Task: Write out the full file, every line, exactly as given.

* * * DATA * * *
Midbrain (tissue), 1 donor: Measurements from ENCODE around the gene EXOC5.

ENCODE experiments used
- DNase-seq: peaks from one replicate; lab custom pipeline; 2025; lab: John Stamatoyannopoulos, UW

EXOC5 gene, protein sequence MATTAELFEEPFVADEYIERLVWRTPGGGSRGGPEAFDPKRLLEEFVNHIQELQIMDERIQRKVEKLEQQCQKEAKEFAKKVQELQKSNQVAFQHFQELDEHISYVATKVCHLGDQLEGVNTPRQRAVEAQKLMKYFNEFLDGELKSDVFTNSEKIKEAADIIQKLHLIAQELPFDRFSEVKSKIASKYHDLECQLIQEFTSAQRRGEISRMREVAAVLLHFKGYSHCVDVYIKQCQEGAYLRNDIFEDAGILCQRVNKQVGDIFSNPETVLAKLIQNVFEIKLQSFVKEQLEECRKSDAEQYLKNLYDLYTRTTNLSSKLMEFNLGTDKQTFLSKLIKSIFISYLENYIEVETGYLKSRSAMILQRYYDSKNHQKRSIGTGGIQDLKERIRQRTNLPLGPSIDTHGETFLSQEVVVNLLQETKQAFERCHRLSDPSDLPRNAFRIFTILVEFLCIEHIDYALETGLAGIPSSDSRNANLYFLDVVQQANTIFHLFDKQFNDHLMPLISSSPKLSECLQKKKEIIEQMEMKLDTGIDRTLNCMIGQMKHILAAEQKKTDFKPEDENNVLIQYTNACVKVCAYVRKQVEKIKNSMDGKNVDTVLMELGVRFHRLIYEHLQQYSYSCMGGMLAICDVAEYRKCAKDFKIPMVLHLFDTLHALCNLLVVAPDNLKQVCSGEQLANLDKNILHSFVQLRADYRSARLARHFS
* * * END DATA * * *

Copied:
Midbrain (tissue), 1 donor: Measurements from ENCODE around the gene EXOC5.

ENCODE experiments used
- DNase-seq: peaks from one replicate; lab custom pipeline; 2025; lab: John Stamatoyannopoulos, UW

EXOC5 gene, protein sequence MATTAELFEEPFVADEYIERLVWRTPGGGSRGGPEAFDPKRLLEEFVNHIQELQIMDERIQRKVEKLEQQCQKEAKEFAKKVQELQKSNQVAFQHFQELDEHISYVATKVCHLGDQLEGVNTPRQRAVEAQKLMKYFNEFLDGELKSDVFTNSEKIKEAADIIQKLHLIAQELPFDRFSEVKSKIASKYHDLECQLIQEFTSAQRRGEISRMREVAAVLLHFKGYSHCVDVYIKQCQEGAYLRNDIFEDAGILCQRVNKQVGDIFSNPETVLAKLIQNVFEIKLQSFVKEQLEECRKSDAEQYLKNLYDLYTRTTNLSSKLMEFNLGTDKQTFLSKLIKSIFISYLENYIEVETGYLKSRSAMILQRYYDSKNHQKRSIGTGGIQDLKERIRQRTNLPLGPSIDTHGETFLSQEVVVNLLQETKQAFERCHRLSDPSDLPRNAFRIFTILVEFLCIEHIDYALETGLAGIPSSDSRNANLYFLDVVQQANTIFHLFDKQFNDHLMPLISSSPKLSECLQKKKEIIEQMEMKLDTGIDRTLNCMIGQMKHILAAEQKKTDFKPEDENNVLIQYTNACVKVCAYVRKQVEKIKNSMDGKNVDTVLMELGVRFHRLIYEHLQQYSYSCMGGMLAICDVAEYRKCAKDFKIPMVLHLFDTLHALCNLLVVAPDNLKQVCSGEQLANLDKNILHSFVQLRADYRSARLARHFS